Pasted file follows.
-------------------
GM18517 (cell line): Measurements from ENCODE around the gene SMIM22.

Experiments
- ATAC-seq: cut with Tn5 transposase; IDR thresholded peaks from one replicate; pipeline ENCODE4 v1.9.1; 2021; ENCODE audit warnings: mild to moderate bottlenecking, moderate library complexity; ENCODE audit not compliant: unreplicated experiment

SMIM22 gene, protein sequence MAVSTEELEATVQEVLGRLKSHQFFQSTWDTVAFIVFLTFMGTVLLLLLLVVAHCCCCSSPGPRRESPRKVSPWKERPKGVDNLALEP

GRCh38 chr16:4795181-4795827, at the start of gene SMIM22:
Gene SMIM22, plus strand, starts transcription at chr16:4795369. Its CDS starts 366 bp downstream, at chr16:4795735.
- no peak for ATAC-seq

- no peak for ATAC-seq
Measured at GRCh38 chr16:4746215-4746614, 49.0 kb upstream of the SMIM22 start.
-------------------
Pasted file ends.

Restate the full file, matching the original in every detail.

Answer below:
GM18517 (cell line): Measurements from ENCODE around the gene SMIM22.

Experiments
- ATAC-seq: cut with Tn5 transposase; IDR thresholded peaks from one replicate; pipeline ENCODE4 v1.9.1; 2021; ENCODE audit warnings: mild to moderate bottlenecking, moderate library complexity; ENCODE audit not compliant: unreplicated experiment

SMIM22 gene, protein sequence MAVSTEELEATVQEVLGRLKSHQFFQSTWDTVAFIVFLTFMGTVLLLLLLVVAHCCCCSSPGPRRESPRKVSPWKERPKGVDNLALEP

GRCh38 chr16:4795181-4795827, at the start of gene SMIM22:
Gene SMIM22, plus strand, starts transcription at chr16:4795369. Its CDS starts 366 bp downstream, at chr16:4795735.
- no peak for ATAC-seq

- no peak for ATAC-seq
Measured at GRCh38 chr16:4746215-4746614, 49.0 kb upstream of the SMIM22 start.